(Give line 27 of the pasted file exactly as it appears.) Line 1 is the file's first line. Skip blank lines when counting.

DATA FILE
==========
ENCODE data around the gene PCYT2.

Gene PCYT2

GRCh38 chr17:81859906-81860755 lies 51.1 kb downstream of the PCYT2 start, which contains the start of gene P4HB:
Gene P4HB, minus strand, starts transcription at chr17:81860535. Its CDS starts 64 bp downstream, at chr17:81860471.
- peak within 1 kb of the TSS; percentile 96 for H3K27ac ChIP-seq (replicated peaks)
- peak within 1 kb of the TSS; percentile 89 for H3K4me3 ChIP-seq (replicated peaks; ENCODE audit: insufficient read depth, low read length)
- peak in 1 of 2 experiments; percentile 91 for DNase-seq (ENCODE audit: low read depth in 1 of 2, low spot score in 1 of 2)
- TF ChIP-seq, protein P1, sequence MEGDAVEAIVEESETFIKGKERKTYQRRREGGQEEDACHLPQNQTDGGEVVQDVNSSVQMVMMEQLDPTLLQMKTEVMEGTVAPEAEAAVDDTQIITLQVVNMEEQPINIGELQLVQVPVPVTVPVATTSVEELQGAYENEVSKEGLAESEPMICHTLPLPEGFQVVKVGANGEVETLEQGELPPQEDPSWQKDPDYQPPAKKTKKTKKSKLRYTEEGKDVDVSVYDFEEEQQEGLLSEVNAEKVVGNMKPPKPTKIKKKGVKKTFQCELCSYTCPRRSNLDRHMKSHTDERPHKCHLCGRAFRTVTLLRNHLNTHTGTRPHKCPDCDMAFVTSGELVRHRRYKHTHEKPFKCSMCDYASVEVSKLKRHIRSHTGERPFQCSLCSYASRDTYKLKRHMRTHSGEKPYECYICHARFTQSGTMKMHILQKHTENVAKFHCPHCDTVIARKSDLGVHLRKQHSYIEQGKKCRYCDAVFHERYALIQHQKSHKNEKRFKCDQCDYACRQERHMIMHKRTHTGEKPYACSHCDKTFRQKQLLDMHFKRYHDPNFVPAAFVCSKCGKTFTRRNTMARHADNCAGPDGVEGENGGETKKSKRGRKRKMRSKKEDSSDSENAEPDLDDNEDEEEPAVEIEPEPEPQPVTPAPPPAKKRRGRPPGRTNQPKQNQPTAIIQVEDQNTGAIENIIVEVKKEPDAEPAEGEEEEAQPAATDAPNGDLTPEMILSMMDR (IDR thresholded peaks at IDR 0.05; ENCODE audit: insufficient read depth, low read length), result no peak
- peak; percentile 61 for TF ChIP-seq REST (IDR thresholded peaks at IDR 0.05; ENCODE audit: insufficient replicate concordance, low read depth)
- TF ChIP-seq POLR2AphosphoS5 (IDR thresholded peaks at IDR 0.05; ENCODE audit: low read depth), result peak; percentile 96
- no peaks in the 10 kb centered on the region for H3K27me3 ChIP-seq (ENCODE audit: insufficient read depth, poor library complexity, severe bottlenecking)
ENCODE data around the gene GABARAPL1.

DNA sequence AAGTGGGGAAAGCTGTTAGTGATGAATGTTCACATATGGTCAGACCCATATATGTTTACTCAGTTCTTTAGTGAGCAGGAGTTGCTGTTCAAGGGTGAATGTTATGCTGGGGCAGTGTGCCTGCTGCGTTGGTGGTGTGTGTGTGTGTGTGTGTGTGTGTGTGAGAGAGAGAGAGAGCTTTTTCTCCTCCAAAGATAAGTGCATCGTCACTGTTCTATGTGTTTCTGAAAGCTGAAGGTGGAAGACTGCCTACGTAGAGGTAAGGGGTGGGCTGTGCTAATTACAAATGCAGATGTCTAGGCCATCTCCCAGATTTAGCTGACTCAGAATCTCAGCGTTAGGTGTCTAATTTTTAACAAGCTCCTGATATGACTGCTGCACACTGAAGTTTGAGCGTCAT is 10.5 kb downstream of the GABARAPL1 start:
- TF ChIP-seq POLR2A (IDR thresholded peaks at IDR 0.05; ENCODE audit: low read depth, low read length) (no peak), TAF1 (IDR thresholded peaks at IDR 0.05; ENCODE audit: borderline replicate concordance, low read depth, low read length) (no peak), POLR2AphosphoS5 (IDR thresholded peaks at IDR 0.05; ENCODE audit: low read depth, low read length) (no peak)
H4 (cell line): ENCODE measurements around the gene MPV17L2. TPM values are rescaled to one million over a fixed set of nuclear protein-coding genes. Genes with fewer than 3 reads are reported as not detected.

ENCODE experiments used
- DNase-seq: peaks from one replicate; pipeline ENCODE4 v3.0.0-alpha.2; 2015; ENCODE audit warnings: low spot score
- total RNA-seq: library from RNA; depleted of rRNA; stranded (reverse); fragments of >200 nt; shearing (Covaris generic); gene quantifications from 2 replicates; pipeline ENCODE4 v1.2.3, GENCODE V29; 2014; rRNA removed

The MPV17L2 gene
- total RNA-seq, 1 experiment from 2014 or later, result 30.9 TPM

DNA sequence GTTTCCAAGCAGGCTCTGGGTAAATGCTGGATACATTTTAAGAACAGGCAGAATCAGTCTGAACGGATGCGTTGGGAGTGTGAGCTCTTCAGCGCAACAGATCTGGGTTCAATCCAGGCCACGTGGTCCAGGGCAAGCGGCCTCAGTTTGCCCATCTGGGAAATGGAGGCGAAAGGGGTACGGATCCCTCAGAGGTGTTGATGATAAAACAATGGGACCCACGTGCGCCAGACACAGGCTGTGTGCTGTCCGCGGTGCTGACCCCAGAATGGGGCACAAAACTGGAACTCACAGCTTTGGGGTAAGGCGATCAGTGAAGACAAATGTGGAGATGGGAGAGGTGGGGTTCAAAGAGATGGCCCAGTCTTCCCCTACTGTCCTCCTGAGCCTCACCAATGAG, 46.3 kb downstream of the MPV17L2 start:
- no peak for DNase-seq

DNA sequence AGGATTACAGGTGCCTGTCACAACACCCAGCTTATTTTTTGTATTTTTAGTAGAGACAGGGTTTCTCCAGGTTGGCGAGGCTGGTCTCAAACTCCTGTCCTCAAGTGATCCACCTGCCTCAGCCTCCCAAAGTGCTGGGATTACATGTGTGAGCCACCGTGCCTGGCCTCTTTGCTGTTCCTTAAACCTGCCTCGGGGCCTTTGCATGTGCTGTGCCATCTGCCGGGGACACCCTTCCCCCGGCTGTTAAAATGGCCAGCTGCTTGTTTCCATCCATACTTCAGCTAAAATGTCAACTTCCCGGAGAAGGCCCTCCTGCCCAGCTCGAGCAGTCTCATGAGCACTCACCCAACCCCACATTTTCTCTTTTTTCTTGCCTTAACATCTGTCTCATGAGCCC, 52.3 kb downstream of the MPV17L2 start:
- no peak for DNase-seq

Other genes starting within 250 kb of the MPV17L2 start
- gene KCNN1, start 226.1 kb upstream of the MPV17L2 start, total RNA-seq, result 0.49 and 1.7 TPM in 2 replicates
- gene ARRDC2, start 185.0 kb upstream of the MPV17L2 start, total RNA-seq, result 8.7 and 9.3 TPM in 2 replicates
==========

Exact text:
- gene ARRDC2, start 185.0 kb upstream of the MPV17L2 start, total RNA-seq, result 8.7 and 9.3 TPM in 2 replicates